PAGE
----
For an artist, life will almost always be difficult when you are starting out. The artist has to rise above the fear of being isolated from their peers, sacrifice any luxuries they may have previously been afforded in order to pound out a living, and keep going despite the intense competition in the field. To be an artist is not just about being creative—you must be resilient, extremely hardworking, and above all, fiercely determined. And that is just for artists in general—the artist of New York City is on another level entirely. Because rent is so expensive in NYC, the artist of New York City has it extra hard. They must be able to balance the demands of working a stable job (or three) and still devote time to nurture their artistic vision. Sometimes, the artist must choose between the two pursuits (art/ work), and the answer is harder than you would think. At this point, the artist must think back to the very question of why they are in a city like New York in the first place. They are here for their art, not for the stability of the job that they are far more than qualified to be doing. Still, it is hard to let down colleagues and shirk work responsibilities for one’s own dreams. I have to say that while being in a full-time, stable job position is nice on my bank account, it is much easier to choose art when you have less responsibility at work. For this reason, I advise any aspiring artists to start small with their job search—part-time, low responsibility positions are ideal. This will allow you to always choose art and not have such difficult decisions about work interfering in your goals. A little hackneyed, but don’t let your job keep you from your career.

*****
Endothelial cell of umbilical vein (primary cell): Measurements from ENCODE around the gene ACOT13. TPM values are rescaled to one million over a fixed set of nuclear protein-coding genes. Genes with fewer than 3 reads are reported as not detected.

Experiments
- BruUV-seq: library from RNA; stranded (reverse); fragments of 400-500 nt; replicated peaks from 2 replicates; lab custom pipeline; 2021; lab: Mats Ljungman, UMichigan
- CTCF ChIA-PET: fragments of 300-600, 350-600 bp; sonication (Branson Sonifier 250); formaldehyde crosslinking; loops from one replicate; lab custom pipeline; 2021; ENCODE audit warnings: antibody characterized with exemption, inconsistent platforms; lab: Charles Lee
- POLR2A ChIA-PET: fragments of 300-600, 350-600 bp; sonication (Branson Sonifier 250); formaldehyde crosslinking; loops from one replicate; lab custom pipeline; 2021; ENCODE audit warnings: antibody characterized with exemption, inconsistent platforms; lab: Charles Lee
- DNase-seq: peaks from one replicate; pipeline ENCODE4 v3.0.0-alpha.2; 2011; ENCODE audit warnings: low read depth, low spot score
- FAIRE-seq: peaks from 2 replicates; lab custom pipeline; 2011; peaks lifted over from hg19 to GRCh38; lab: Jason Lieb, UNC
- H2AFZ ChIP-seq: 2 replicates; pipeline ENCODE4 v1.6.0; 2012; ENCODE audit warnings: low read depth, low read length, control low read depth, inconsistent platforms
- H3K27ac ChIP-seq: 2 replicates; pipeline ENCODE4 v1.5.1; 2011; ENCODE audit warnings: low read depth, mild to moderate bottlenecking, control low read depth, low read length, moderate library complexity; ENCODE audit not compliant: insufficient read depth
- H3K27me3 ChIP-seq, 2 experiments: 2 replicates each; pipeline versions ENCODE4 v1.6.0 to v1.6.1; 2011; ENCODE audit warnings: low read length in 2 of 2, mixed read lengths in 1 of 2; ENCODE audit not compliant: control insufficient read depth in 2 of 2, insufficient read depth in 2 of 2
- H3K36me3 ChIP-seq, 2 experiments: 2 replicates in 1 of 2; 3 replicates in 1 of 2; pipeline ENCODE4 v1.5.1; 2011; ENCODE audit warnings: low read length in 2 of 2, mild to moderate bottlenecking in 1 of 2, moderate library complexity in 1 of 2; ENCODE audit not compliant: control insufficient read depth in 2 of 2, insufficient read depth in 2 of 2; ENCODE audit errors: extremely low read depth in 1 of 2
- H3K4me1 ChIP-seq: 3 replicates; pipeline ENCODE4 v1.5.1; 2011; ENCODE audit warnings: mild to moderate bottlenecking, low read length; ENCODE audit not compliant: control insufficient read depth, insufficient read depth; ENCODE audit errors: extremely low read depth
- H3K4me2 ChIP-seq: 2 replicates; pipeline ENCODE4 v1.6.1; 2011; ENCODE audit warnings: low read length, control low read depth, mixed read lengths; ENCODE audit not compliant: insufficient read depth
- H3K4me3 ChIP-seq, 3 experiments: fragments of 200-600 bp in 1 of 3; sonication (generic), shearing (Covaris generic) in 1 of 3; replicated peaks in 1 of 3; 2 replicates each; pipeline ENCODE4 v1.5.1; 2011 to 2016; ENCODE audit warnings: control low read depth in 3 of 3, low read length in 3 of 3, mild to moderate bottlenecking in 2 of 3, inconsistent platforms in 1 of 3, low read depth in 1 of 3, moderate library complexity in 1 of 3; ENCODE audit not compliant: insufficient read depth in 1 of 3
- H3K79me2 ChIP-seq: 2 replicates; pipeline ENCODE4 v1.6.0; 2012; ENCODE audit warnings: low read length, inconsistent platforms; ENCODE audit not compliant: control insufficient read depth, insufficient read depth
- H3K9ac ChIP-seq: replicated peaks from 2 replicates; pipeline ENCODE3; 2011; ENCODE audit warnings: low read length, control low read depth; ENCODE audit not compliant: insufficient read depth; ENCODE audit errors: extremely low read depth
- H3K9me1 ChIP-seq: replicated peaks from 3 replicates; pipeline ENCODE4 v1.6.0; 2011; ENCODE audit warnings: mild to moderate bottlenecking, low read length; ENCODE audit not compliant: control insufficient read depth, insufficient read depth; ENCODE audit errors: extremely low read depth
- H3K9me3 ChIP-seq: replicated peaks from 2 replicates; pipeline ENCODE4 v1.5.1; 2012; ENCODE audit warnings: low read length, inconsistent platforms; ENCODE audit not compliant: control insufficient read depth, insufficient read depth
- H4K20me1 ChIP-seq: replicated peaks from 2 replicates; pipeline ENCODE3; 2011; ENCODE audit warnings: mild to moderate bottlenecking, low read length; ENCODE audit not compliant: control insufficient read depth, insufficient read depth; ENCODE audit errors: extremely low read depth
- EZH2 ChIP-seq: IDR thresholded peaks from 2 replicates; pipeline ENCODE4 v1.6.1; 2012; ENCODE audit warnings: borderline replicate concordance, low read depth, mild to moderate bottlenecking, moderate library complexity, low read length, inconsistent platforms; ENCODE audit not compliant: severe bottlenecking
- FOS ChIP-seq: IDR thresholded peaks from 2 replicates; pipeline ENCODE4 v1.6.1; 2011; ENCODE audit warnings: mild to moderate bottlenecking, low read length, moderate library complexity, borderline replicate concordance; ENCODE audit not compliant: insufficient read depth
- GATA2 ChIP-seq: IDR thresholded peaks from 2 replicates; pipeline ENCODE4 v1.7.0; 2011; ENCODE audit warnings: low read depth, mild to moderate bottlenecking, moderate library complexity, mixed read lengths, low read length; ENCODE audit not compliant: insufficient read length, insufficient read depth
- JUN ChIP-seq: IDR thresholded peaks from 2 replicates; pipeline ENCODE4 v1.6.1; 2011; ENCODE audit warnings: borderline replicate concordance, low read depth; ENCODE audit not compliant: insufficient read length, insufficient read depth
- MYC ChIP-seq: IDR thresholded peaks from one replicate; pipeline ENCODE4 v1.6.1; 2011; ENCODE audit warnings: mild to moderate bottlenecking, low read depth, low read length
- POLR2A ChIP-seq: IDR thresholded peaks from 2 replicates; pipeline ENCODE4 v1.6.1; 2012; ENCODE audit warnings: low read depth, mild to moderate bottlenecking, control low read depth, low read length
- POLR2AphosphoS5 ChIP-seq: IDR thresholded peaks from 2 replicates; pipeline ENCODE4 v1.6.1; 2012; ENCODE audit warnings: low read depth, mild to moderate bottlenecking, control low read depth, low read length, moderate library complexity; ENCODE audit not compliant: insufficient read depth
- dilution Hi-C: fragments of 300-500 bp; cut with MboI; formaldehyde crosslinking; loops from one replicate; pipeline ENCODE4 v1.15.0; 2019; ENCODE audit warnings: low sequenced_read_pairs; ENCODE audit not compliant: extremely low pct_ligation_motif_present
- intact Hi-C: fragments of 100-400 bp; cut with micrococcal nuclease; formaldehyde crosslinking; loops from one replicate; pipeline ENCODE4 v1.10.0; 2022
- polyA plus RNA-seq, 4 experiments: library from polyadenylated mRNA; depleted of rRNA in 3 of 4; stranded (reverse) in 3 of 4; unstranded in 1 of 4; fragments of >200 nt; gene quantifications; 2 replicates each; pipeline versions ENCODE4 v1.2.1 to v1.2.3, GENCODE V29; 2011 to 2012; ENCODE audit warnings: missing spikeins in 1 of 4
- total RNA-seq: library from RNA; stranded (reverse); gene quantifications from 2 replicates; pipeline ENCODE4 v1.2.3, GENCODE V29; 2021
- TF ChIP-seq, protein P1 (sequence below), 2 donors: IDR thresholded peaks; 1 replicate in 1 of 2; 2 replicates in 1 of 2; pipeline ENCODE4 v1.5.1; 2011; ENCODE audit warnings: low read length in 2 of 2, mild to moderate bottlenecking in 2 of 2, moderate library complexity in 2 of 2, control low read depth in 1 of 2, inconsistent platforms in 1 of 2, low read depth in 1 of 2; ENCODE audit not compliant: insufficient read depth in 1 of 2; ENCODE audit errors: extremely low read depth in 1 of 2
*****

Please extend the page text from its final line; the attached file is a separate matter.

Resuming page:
While I have had it in my mind to start this review for a while, I did not premeditate this particular post to be the first; however, sometimes we must follow the path in which inspiration strikes. We all have our own beliefs about what happens when we die, but let’s think for a minute on the same vein for something arguably not alive—art. For as many art pieces that we see in museums, there are probably 100 times that existing elsewhere—on the streets, in studios, in schools, and stuck to refrigerators. Some art might win prizes, but a lot will never even scrape the surface of public attention and may be tossed away without a second glance. We cannot mourn the life of art lost that we never knew existed, but we can seek to understand why it is ok for art to move on. Who better to learn from than a street artist whose art is by very nature fleeting?
By now, street artist Banksy is more than halfway through his month-long New York residency, Better Out Than In. Even though some of his works have sold for hundreds of thousands of dollars, Banksy is equally as vulnerable to a kid with a can of spray paint as any other street artist. His first work in the NYC residency included a telephone number that when dialed, explained, “Before you, you will see a spray art by the artist Ban-sky…or maybe not, it’s probably been painted over by now.” Prophesy foretold, the work is no more.
Yet, we can’t let its passing upset us or keep Banksy from doing what he does best. The artist knows that they can put their heart and soul into a piece and have it last for only a few minutes, but they do it anyway. Street art is like a cherry blossom—it creates a bang and then disappears forever. Yet, the transience may actually give it more clout than if it was a permanent fixture. It is only human nature to want to hold on to things…if we don’t see an exhibition before it closes, we consider it “missed.” Regardless, Banksy’s works always leave a lasting impression. Instead of mourning what is in the past, we need to just open our eyes and look at the art happening all around us. Who knows, we might even be the first to see a Banksy…or we might be lucky enough to see Banksy himself!
For more on Better Out Than In, check out http://www.banksyny.com